The project empowers women and girls, and their communities to address gender-based violence (GBV) in humanitarian efforts. Gender-based violence (GBV) is widely recognized as one of the greatest obstacles to achieving sustainable development, poverty alleviation and women’s empowerment. One in three women will face violence in their lifetimes and the impact of this on individual, family and community progress towards escaping poverty are vast. Yet, GBV was absent from gap the Millennium Development Goals framework. The Sustainable Development Goals, which will guide the international development agenda from 2015 to 2030, present a critical opportunity to address these gaps and challenges and to push for more effective GBV prevention and response. Notably, progress towards both global development goals and to reducing GBV has been slowest in contexts affected by humanitarian crises. In times of natural disaster and conflict, the breakdown in the rule of law, population displacement, increases in female-headed households and orphaned children all contribute to increases in gender-based violence including child, early and forced marriage, sexual exploitation and abuse, domestic violence and human trafficking. For example, in Sri Lanka and other countries affected by the 2004 Indian Ocean tsunami, the prevalence of intimate partner violence (IPV) and non-partner rape increased in the wake of the disaster. To achieve progress on the SDGs, it is imperative that tackling GBV and a dedicated effort in humanitarian contexts are part of the picture.
Women’s voices against violence
Studies show that the role played by local women’s rights organizations and women’s movements is the most significant factor in helping women to realize and uphold their rights, including preventing and responding to GBV. Where local women’s groups mobilize to tackle the social norms, stigma, legal obstacles and other factors which drive and underpin the pervasiveness of violence against women and girls real and sustainable change can be achieved. UN Security Council Resolutions on Women, Peace and Security also recognizes the important contributions of women’s organisations to emergency response and post-crisis recovery. Yet, this recognition has not yet translated into humanitarian policy or practice in any meaningful way and women’s organizations have been largely isolated from humanitarian policy dialogue and programs on the ground.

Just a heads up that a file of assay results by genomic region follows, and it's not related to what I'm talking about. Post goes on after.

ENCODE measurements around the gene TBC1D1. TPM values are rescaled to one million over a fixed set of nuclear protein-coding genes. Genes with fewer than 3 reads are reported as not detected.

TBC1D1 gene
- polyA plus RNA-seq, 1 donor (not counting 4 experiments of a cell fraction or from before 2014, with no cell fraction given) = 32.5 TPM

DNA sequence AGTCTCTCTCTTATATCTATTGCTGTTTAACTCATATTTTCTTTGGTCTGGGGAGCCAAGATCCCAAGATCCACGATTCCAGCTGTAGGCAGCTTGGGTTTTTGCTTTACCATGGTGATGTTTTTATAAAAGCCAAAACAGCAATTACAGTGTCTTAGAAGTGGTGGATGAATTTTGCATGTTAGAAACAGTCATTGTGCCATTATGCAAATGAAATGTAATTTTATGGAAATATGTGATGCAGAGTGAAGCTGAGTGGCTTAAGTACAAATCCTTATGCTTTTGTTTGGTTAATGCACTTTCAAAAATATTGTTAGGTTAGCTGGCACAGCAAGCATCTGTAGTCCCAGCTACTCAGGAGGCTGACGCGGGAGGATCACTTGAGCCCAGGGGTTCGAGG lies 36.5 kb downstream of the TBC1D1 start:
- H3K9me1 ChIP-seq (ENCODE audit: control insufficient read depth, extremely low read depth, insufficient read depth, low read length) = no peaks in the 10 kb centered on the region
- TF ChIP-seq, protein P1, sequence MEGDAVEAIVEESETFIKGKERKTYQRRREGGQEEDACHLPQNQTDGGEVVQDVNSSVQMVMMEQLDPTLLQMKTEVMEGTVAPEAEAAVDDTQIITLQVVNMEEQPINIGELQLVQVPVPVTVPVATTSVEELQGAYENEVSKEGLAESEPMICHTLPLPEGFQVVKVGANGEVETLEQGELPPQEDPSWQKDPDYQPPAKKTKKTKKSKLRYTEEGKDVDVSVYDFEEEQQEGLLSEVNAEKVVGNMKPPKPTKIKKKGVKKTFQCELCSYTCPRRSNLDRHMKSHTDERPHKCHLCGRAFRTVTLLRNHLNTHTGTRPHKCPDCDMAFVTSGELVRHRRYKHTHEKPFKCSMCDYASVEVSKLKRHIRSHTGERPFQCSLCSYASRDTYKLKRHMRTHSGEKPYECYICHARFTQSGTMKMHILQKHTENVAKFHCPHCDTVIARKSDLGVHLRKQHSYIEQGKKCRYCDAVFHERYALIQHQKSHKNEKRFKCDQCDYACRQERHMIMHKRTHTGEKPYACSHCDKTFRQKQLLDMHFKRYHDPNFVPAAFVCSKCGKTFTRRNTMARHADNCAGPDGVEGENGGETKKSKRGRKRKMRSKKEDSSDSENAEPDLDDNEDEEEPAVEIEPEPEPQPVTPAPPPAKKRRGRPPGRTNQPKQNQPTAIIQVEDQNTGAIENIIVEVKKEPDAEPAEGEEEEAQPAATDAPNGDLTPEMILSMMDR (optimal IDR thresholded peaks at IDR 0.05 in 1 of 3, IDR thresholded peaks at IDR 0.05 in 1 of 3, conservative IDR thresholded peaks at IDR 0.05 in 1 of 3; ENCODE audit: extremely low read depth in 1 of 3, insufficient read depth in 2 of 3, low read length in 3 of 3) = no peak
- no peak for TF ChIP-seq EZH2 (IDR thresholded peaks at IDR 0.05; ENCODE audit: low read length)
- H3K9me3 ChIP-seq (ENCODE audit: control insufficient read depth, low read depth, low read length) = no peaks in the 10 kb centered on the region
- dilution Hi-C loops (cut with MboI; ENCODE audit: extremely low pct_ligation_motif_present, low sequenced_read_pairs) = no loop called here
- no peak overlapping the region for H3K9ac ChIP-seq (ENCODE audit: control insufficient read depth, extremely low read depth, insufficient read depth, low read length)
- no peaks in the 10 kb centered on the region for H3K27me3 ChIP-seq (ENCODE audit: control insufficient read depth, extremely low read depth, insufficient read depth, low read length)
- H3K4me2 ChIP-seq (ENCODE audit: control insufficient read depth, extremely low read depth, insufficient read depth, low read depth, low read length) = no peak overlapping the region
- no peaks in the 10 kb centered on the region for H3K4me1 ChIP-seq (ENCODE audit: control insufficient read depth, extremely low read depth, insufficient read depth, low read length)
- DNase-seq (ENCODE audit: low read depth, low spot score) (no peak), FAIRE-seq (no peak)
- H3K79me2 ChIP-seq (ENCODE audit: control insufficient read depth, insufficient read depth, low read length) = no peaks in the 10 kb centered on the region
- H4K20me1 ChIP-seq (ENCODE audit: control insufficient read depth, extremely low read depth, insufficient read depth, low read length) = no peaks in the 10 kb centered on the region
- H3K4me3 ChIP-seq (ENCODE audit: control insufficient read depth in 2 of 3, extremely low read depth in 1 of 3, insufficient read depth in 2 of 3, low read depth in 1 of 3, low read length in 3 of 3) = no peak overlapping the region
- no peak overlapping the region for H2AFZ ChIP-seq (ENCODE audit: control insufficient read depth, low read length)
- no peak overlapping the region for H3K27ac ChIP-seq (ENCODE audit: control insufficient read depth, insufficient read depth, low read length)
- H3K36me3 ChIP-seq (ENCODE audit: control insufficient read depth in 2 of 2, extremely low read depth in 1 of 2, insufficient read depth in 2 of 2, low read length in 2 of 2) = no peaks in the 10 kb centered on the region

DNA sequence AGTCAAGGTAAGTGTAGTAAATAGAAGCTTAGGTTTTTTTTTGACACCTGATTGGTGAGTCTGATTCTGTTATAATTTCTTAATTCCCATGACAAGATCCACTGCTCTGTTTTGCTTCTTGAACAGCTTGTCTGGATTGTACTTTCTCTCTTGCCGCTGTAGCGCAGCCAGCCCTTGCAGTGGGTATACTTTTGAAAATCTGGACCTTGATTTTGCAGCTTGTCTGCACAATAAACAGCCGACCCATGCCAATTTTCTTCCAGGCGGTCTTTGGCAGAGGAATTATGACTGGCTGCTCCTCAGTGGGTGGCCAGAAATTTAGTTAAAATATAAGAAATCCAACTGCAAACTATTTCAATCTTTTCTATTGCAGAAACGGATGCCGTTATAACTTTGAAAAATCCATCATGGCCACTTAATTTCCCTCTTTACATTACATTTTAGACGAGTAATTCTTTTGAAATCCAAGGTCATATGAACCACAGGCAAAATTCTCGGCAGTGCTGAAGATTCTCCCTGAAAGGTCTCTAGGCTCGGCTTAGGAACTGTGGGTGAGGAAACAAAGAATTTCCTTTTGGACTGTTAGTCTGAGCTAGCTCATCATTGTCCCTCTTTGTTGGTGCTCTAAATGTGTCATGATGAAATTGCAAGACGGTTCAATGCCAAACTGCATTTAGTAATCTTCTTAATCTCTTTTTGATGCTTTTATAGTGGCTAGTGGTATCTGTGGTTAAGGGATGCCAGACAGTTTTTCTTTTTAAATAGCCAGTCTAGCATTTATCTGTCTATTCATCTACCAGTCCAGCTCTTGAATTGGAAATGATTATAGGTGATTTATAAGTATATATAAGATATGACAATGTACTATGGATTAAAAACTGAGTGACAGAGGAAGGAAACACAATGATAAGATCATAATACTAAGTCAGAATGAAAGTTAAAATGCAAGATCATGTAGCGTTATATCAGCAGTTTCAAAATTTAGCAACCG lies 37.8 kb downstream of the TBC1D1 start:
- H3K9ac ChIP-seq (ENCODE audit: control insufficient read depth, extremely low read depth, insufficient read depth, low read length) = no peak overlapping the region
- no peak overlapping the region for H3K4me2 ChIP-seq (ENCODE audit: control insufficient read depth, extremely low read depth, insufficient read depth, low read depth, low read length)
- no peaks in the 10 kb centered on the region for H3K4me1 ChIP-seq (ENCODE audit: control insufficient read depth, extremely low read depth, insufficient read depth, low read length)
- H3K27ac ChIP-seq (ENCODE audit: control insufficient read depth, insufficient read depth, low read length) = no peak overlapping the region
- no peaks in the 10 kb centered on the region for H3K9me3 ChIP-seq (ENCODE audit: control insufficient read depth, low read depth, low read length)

Empowering Local Women’s Organisations to FACTOR gender-Based violence INTO HUMANITARIAN PREPAREDNESS, RESPONSE AND POST-CRISIS RECOVERY
The research aims to support women at local, national and global levels to bring their voices and expertise into the design, implementation, monitoring and accountability of disaster risk reduction, emergency preparedness, humanitarian response and recovery policies and programs on the ground. This will ensure that GBV is factored systematically into those efforts, and will thereby strengthen national government and international humanitarian agencies delivery on both humanitarian action and on longer-term work with communities to achieve the SDGs.
Geographical Location: Sindh and KPK
Total Budget: GBP 61,111 & CARE Office Budget GBP 55,000
Donor: Hogan and Lovell's through CARE UK
Target Beneficaries: Community men and women groups in disaster prone districts of KPK and Sindh